"The Big Town" makes great use of its 1957 Chicago setting, with vintage cars, period music, and old-timey suits and dresses galore. The film was unsuccessful at the box office, but this little-seen flick could be notable as Lane's first genuinely "adult" role. At 22 years old, she would no longer be playing teenagers. 

17. My New Gun (1992)

Billed as "a comedy about the American Dream," 1992's "My New Gun" follows a couple named Gerald and Debbie (played by Stephen Collins and Lane), whose lives are transformed when Gerald buys his wife a revolver. In a random encounter with their next door neighbor (James LeGros), the man steals Debbie's revolver, leaving her no choice but to go to extraordinary lengths to get the gun back without getting into trouble with the law.

"My New Gun" isn't quite a full-tilt screwball comedy, but it certainly has its share of laughs, anchored by a winning performance from Lane as a sexy trophy wife who doesn't appreciate her position under the thumb of an overbearing husband. Writer/director Stacy Cochran paints a silly, subtle satire of middle-class suburban fear and the notion that gun ownership equals safety and security, all within the framework of a surprisingly broad, early '90s indie comedy. 

16. Man of Steel (2013)

Lane's first performance as Martha Kent came in Zack Snyder's 2013 reboot of Superman, "Man of Steel." Despite only being 48 years old at the time of the film's release, Lane plays Martha as an older woman, with assistance from understated makeup and lots of gray hair. She adds a level of warmth and maternal protectiveness that helps the audience believe Kal-El, an alien from the planet Krypton, could grow into such an iconic paragon of truth, justice, and "the American way."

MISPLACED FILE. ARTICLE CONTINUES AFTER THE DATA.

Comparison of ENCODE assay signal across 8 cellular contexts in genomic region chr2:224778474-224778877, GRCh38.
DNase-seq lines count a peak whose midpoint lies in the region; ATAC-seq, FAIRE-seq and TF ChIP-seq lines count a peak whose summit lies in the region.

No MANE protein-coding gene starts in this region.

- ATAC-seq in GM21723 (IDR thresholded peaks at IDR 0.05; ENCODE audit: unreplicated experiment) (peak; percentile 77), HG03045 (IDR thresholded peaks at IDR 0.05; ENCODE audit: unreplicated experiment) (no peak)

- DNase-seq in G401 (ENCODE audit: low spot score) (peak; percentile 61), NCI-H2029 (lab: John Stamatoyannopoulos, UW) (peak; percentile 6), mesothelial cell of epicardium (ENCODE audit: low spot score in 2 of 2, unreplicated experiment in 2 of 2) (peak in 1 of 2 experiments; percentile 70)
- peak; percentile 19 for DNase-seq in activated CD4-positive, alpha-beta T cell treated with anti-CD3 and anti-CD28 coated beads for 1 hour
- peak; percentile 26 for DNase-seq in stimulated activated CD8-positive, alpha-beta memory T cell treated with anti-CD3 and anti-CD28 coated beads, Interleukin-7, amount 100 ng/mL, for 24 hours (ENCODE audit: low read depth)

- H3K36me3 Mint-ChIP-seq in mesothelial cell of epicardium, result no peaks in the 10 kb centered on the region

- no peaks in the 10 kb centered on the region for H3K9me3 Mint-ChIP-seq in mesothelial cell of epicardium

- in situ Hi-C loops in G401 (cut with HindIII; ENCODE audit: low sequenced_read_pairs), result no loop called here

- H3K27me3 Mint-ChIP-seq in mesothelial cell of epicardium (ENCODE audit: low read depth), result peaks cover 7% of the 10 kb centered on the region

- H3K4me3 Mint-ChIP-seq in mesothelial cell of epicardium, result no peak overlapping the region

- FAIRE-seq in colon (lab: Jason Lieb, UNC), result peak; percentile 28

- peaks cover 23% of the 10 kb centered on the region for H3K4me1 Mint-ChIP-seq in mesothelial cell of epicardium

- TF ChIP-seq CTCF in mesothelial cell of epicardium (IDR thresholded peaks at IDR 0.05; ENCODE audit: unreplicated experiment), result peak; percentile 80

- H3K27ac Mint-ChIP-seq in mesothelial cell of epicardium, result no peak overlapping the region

As always, Lane has great chemistry with her co-stars, from Kevin Costner as her husband to Cavill as her son. In particular, when General Zod (Michael Shannon) holds Martha hostage to lure Superman into battle, it's hard to not lean into Superman's righteous anger when he tackles Zod through an entire cornfield. His delivery of the line, "You think you can threaten my mother?!" is one of the most memorable character beats of the entire movie.

15. Indian Summer (1993)

Mike Binder wrote and directed 1993's "Indian Summer," an ensemble comedy drama about a summer camp that is worth tracking down. 

Alan Arkin plays the owner of the camp, who invites campers from decades past to a reunion to commemorate his retirement. What ensues is something akin to "The Big Chill," but with a softer touch and slightly more saccharine sensibilities. The ensemble cast includes Lane, Kimberly Williams-Paisley, Bill Paxton, Kevin Pollack, and Elizabeth Perkins. The film also includes director Sam Raimi in a rare acting role. Lane's character is a recent widow who finds a second chance to build a new life for herself while reconnecting with old friends.

"Indian Summer" was inspired by Binder's real-life experiences at Camp Tamakwa, which portrays itself in the film. Alan Arkin's character, Lou Handler, is named after one of the real-life founders of the camp. It's not a straight-up biopic, but it has an extra personal nostalgic touch that should resonate with viewers who attended similar summer camps; "Indian Summer" plays like the straight-laced big brother to "Wet Hot American Summer."

14. Under the Tuscan Sun (2003)

Every A-list actress is entitled to one good chick flick. For Diane Lane, the best example is "Under the Tuscan Sun," in which she plays Frances, a recently divorced woman who moves to Italy and impulsively purchases a fancy villa in dire need of maintenance. For the rest of the film, said villa serves as a symbol for her own life — damaged, but not beyond repair. Through a series of lighthearted adventures and romantic sojourns with would-be suitors, Frances learns that her life isn't over; it's just beginning.